My personal awareness of the centrality of the soul came early in life, and by sheer happenstance. I started life as both an adventurous and awkward child—I took risks but was prone to freak accidents. I had one such accident on a hot and humid summer day at our neighborhood pool in suburban Cincinnati, and it was fate-filled. This strange event changed my life, but it took place in all of ten seconds or even less. This incident provided a rare glimpse of my immortal soul.
I was engaged in aimless play like any other kid, and thinking I was jumping into the kid’s end of the pool, I instead jumped into the deep end. I was just eight years old and not a swimmer. I had expected to gently hit the bottom of the pool, but was so startled by the unexpected depth of the water that I began to panic. Instead of four feet of water I had encountered ten feet. For a very frightful moment I was suspended underwater, frantically struggling and churning to get my bearings. Time suddenly slowed down as I entered total panic, about to give up; but before I could take a gulp of water, I was very suddenly pulled free by a vigilant lifeguard.
In the moments just previous to the rescue, I had a stark near-death experience. I saw my short life pass before me in a complete review: scenes of parents, siblings, school chums, teachers, animals, my bedroom, riding my bike—an explosion of distinct images of encounters with each important person or thing in my young world. And each scene that paraded through had an aura of truth and light around it. The feeling associated with this instantaneous experience was rapturous, despite the fact that my body was paralyzed with panic. This poem by Emily Dickinson seems to capture its essence:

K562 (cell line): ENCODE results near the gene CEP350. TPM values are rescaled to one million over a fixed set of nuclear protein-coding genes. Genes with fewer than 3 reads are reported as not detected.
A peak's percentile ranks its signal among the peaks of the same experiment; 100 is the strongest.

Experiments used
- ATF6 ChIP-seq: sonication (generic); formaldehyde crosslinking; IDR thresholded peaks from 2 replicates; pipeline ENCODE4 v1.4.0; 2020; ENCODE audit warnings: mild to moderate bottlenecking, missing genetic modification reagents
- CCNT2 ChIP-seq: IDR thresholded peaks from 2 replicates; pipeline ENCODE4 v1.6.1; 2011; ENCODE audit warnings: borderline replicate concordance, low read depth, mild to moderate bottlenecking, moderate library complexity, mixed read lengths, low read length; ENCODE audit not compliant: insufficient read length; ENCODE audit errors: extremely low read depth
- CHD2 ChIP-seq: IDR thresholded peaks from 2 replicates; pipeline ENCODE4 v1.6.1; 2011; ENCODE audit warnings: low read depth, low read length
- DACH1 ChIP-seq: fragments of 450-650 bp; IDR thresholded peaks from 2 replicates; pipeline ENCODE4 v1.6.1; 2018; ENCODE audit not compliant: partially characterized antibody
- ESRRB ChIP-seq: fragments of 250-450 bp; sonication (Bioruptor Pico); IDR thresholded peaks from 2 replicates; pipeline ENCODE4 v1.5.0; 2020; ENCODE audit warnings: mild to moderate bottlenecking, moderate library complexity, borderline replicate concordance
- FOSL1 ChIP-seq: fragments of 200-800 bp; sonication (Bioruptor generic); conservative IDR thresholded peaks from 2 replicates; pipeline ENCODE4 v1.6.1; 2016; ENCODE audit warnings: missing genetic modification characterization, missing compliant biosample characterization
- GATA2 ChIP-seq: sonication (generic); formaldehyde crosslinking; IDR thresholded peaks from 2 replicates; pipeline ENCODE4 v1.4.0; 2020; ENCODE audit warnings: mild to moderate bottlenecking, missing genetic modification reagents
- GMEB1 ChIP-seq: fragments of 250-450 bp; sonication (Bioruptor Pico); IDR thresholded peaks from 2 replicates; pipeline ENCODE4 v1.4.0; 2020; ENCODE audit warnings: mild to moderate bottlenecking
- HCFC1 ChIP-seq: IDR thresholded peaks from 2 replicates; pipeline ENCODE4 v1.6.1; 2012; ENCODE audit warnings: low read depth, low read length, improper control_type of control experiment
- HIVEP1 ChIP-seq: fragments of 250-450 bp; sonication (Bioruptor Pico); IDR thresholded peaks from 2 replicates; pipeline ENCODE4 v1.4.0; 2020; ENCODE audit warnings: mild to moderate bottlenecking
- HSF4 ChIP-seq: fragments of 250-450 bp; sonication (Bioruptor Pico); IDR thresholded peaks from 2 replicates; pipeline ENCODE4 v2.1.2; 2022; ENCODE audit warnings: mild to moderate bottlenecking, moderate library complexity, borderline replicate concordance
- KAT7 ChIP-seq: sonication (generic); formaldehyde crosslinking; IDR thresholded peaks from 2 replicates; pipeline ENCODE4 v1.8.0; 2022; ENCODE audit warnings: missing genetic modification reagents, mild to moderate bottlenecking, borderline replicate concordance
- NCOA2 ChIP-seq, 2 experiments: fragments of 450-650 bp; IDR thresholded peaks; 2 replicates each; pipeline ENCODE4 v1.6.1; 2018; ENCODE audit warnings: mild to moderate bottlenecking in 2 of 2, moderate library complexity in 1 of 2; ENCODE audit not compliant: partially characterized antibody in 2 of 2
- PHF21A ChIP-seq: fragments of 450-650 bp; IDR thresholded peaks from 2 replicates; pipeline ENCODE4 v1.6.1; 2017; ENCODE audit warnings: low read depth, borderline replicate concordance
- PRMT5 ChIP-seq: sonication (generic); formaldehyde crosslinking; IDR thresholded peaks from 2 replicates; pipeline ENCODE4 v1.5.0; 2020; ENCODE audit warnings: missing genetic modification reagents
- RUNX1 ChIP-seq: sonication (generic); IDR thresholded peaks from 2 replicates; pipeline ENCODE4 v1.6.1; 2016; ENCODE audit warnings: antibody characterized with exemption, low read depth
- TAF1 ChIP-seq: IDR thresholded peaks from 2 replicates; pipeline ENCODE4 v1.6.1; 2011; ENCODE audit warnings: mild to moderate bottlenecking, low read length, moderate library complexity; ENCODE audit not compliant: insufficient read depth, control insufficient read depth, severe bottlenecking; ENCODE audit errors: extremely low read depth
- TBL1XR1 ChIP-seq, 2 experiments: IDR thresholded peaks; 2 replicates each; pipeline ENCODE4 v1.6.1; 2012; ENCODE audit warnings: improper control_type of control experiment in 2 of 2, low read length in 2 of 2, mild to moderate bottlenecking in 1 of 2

The Soul’s distinct connection
Is best disclosed by Danger
Or quick Calamity—
As Lightning on a Landscape
Exhibits Sheets of Place—
Not yet suspected—but for Flash—
And Click—and Suddenness.
Looking back, I believe this sudden “Danger” gave me a “distinct connection,” as Dickenson called it. I caught a vivid glimpse of what I now believe was my youthful but immortal soul. I discovered “as Lightning” that the real me on the inside is luminous. It’s available all at once as “the whole story of me.” But it is hidden away. An unfathomable self was hidden under the surface person I had thought I was. This entity knows my life better than I do, yet it rarely reveals itself except “for Flash and Click—and Suddenness.” We’ll see a bit later that it suddenly reveals itself in “Calamity” as well—in near death experiences.
Now, fast-forward a little more than five decades. I’ve undergone a lifelong quest, like so many of us, to attain self-knowledge. And I’ve so often wondered about this special reservoir hidden inside me. Was it in fact evidence of my soul? If so, how can I gain further knowledge or revelation about this it?
Looking back, my spectacular life review at age eight led me to several insights: We carry within us our life-story-as-a-whole; it contains details of our personal experiences that are somehow cumulatively stored up within us; these stored experiences all seem to be connected to each other; and, when these memories display themselves in a life review, the experience has a profoundly numinous quality.
Near Death Experience and the Soul
Do scientists understand what poets like Emily Dickinson already know about the soul? I was amazed at first when I discovered that scientific research on NDEs (near death experiences) has gone on for decades. What’s most interesting for our inquiry is that innumerable documented NDEs include reports of a “life review,” including many accounts given by children. These stories point to the conclusion I have reached: that we carry within us an up-to-the-minute repository of the most poignant experiences of our lifetime.